By Jean-Marie Poinsard, president of the France-USA Inter-Country Committee
In October, Rotary members from the city of Orléans, France, spent a week visiting Rotary clubs in New Orleans, Louisiana, USA, reinforcing the bonds of friendship and peace between our two countries. The idea for the trip actually began a few years earlier during the Atlanta Convention in 2016.
We had hosted a breakfast for convention attendees to promote the existence of our France-USA Inter-Country Committee. Like all Rotary Inter-Country committees, we bring together members in both countries to mentor youth, develop leaders, foster intercultural dialog, and promote peace.
The result was very positive, as three participants came to us with the idea of organizing an exchange with the cities of New Orleans and Orléans on the occasion of the 300th anniversary of the founding of New Orleans. My American counterpart on the committee, Bart, and I decided on two actions: to invite Rotary members from Orléans to meet their counterparts to create a twinning club partnership and to prepare a second youth seminar for peace, similar to one we held in Paris in 2016.
Rotary members in Orléans responded quickly and enthusiastically, and their support was reinforced when both cities officially twinned leading up to the anniversary. District Governor Alain Broussaud and 15 Rotary members from the six clubs in Orléans made the trip, exchanging addresses, maps, and banners with their American counterparts. A reverse trip is planned.
For the youth peace seminar, we partnered with Loyola University in New Orleans and plan to jointly publish the results in a booklet. We asked Rotary leaders in France to propose candidates from their country, and we selected eight, including several Rotaractors; two from each of the regions of Orléans, Bordeaux, Paris, and Nord. Our committee, helped by a few Rotary clubs, sponsored airline tickets for the French participants and New Orleans Rotary members hosted the students.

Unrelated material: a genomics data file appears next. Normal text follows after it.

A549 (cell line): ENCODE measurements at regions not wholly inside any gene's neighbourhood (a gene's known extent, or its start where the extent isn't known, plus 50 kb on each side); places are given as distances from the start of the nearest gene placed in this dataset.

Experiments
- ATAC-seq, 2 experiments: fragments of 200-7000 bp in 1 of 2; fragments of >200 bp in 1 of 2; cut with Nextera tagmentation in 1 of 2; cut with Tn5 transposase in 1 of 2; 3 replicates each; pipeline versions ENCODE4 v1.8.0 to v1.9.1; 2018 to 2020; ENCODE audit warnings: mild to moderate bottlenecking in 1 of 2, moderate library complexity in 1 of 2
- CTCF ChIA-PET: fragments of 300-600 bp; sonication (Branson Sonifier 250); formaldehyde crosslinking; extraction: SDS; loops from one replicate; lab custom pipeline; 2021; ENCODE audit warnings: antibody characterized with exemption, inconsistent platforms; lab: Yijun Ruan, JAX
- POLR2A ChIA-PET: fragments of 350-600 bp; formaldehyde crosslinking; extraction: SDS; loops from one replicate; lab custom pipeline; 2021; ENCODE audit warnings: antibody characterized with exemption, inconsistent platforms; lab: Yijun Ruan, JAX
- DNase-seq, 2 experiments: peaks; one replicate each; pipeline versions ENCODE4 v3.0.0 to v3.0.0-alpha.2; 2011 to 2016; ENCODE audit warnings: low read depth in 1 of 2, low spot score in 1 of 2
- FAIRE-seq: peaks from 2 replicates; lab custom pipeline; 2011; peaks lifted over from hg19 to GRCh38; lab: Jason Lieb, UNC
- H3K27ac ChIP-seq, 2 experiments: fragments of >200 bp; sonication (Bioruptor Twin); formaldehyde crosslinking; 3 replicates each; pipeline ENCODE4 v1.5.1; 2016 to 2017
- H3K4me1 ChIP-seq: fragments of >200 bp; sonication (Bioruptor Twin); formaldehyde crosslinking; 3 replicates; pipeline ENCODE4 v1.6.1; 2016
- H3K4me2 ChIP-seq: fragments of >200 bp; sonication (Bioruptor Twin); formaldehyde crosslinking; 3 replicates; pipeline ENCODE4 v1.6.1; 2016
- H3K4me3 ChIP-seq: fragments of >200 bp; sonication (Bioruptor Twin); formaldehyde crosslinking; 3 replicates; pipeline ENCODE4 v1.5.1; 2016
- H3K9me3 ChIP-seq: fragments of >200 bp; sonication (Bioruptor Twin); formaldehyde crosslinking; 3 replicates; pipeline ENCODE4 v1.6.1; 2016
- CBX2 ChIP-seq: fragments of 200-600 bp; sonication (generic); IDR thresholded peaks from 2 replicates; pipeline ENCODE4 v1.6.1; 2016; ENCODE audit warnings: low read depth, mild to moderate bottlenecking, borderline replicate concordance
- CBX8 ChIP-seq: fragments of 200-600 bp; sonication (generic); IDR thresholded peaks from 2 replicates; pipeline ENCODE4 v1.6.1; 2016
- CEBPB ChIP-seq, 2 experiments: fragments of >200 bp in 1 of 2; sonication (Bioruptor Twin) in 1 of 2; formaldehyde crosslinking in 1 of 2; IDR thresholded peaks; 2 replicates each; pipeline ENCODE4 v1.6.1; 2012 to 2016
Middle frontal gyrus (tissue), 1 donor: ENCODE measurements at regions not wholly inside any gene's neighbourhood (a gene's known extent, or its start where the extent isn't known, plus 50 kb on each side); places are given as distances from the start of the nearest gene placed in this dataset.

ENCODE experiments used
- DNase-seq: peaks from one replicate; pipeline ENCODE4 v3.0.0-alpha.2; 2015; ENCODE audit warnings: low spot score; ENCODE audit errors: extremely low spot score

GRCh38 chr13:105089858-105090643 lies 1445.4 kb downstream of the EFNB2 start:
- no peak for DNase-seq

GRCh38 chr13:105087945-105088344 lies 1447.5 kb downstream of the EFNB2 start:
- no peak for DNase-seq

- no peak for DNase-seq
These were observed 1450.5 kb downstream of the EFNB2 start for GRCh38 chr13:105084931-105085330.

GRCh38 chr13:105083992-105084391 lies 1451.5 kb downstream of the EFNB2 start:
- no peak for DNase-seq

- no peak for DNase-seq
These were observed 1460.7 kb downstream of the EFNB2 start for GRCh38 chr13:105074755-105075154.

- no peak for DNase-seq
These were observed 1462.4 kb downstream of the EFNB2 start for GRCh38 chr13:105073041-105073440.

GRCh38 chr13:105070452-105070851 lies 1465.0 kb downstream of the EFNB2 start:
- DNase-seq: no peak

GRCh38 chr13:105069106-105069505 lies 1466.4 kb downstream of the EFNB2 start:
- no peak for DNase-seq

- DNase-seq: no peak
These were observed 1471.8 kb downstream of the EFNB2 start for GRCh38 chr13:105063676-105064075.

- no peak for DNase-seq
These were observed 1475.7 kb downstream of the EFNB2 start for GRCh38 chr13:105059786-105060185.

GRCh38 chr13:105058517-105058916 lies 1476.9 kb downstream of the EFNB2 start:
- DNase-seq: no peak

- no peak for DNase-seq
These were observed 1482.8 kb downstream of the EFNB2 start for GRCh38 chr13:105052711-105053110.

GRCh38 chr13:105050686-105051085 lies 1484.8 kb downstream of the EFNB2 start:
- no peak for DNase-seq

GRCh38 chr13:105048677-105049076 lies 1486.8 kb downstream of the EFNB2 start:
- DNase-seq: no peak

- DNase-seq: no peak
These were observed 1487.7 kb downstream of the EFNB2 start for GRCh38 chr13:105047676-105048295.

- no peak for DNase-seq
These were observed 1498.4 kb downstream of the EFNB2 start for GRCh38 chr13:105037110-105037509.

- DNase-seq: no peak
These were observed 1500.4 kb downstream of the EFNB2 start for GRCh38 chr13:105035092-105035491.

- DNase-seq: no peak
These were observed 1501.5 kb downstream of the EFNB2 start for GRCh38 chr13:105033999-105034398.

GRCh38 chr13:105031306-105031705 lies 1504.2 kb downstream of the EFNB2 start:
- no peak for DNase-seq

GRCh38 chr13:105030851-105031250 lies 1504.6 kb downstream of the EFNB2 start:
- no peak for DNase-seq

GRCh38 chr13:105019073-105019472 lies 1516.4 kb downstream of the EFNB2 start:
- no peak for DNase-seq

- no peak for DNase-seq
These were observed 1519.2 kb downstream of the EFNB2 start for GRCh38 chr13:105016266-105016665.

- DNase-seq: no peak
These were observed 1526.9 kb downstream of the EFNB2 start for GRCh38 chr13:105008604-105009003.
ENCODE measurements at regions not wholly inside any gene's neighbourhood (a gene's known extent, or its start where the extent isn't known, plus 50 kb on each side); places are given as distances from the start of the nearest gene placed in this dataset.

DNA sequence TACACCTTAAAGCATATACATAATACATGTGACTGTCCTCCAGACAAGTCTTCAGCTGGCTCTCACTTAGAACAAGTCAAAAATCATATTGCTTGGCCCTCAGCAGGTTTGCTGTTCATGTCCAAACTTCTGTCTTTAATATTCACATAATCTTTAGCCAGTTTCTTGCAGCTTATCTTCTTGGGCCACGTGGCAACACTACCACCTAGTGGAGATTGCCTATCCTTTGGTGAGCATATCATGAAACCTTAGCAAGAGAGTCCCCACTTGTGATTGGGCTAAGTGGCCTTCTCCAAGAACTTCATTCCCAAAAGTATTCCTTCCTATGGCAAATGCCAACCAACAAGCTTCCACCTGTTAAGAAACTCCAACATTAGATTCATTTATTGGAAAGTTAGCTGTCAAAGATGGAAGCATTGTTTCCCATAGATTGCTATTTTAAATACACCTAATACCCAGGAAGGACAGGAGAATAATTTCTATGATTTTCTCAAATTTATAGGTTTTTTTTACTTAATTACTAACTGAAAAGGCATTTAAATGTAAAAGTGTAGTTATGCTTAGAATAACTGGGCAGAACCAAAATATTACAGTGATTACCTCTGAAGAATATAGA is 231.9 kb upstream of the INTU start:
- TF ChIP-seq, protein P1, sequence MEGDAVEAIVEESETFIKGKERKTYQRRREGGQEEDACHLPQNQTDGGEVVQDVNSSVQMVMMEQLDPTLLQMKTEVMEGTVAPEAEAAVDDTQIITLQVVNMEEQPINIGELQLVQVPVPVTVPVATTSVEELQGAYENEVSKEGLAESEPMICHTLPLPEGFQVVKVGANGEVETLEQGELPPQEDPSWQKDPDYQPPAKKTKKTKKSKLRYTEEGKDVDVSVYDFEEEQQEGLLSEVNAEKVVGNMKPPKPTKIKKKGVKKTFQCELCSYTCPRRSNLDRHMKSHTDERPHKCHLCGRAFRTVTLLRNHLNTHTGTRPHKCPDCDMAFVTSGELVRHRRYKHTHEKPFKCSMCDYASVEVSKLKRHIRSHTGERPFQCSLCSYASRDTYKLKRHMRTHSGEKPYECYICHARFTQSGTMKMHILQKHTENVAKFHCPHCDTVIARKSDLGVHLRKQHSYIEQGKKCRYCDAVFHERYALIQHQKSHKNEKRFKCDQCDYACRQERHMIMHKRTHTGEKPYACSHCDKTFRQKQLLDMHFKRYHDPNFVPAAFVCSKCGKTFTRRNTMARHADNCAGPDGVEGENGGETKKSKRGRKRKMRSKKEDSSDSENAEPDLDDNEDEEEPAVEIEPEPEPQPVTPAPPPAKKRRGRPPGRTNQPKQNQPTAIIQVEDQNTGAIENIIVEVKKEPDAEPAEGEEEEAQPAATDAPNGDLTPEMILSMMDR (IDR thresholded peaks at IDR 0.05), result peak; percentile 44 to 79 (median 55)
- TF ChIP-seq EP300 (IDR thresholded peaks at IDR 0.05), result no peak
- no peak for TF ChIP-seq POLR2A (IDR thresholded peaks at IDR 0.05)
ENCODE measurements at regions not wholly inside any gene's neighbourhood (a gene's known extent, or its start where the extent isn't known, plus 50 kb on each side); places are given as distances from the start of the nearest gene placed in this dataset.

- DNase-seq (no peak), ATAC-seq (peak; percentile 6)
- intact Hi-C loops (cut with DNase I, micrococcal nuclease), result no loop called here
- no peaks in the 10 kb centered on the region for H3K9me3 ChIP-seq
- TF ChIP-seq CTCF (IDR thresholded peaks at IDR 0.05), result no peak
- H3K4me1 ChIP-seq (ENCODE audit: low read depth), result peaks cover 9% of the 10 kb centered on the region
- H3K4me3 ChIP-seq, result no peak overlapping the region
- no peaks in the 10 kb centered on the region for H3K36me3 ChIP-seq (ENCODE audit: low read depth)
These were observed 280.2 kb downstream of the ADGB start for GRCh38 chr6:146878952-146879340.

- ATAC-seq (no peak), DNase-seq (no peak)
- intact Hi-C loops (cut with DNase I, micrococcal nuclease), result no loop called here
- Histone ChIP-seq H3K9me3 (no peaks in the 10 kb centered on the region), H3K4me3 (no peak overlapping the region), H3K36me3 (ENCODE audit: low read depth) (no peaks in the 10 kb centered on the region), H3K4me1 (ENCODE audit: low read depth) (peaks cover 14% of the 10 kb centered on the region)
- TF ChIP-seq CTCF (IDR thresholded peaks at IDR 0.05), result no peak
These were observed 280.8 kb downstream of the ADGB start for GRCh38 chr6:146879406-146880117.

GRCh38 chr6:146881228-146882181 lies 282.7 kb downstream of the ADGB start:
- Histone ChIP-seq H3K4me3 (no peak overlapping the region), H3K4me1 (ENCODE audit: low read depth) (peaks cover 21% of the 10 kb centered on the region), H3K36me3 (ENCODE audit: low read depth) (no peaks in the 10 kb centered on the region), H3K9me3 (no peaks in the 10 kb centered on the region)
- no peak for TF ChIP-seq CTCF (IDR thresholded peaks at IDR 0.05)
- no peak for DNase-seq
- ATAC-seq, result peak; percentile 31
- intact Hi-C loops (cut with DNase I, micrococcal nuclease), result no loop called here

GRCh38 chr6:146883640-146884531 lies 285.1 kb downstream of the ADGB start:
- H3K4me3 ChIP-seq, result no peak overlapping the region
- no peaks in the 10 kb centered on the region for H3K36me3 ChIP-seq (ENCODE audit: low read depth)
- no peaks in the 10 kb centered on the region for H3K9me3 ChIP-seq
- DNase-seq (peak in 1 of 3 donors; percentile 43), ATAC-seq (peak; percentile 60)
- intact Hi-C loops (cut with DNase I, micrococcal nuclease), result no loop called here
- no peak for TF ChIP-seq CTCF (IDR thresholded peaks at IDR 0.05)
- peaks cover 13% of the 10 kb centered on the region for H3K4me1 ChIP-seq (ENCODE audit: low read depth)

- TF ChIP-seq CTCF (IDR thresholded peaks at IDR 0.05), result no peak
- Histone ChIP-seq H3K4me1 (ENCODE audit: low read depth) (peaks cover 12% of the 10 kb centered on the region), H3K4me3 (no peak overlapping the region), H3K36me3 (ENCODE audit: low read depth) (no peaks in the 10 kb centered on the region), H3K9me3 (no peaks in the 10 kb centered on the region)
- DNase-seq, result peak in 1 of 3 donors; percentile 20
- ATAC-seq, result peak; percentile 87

From the very outset, we had decided the seminar would be organized in cooperation with the Rotary Peace Center at Duke University and the University of North Carolina at Chapel Hill. Two of the directors for the seminar are former Peace Fellows from Duke, and the third is a doctoral student at the Polytechnic School who supervised the seminar we held in Paris.
The students held discussions and did exercises on democracy, immigration, inequality, intolerance, conflict, and security. A crisis-management simulation split the participants into two groups, and they had to resolve a situation involving riots, terrorist attacks, and hostages viewing the situation from different perspectives, those of national leaders and those of city leaders. The simulation gave them an opportunity to develop leadership and learn about the dynamics of crisis management, including that decisions can have consequences, sometimes dire.
We enjoyed the support of the Consulate of France in New Orleans. We also invited a former Rotary Peace Fellow and representative of the Institute for Economics and Peace, who talked to us about the work of this Institute, which is now partnering with Rotary.
The experience was summed up by one participant. “Coming home, I want to share this experience with all my friends to promote dialogue between people, especially in the period we live in, and to practice tolerance, to build a better world.”
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